China is suffering a shortfall of five million nurses because many are leaving the profession in protest of hospitals underpaying them, according to the Ministry of Health (MOH).”In most countries, the ratio of the number of nurses to the total population is about 0.5 percent, but the ratio in China is only 0.1 percent,” said MOH spokesman Mao Qun’an at a recent press conference.
“China had 1.43 million nurses by the end of 2006, which means, with a population of 1.3 billion, the country needs five million more nurses to catch up with the global standard,” said Mao.
“Although the country saw a large increase of 120,000 nurses in2005 and 2006, the amount can not meet the demand of the patients,” Mao said.
A survey of more than 400 hospitals in China conducted by the Ministry of Health showed that over 95 percent of the inpatients were cared for by their family members or professional carers.
Mao attributed the shortage to the fact that some hospitals have cut certain nurses’ income by classifying them as temporary workers, which means they can pay them reduced salaries to cut costs.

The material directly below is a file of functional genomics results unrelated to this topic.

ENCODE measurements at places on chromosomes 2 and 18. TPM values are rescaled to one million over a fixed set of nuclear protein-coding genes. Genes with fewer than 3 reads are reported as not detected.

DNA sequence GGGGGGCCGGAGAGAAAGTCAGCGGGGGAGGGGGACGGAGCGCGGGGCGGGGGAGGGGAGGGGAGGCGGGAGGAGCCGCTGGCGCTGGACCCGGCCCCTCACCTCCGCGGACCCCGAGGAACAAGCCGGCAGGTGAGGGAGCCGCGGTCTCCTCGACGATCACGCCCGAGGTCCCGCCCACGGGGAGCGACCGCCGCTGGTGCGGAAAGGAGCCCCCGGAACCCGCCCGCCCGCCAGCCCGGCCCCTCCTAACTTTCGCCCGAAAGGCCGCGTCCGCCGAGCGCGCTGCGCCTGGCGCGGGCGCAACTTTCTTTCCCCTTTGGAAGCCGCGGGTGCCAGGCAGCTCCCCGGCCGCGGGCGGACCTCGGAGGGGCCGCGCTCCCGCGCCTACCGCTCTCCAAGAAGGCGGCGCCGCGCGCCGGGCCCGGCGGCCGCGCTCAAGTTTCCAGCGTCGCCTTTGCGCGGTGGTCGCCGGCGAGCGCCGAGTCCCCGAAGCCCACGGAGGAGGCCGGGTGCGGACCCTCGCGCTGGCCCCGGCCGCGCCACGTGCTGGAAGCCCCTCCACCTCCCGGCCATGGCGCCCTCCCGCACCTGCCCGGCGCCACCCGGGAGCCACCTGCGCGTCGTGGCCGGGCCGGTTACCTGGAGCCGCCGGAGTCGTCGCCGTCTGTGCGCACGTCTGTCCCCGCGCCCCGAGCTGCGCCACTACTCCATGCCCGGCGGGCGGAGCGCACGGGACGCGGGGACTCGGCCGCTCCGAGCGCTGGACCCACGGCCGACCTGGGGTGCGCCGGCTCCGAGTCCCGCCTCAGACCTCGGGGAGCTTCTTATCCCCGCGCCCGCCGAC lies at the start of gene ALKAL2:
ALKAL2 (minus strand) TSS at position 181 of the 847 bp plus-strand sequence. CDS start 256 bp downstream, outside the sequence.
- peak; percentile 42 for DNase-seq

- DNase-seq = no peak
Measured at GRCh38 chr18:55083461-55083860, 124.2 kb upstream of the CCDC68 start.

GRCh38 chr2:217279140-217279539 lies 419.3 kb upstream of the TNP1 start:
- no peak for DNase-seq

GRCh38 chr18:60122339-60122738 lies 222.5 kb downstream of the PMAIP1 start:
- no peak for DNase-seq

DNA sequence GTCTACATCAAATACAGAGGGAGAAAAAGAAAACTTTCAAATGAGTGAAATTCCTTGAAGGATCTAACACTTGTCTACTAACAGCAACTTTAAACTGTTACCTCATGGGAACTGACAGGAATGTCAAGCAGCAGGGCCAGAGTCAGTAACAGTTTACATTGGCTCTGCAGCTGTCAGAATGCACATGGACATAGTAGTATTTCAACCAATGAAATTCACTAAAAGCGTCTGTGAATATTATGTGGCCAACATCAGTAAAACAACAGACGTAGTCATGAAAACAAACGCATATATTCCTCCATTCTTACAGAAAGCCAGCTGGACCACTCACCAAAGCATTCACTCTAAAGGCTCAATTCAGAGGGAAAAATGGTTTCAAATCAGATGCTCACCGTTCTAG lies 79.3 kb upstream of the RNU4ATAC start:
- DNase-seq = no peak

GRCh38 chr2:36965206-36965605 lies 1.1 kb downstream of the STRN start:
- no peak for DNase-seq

A large number of nurses have left hospitals because of low pay and bad working conditions, concluded Mao.
The news of the misconduct within the country’s hospitals is a setback for the MOH, who in 2005 laid down guidelines for the development of the nursing sector, pledging to increase the number by training more nurses in medical schools and to raise their pay.
Previously, China’s nurses mainly receive training in technical secondary schools, but now they can also be educated in the country’s colleges and universities, which entitles nurses to higher salaries.
The ministry has also, in the past two years, urged hospitals to raise the ratio of beds to nurses by listing it as an important factor for appraising their work. In China, there is an average of four nurses to ten hospital beds at present.
May 10 was International Nurses Day.
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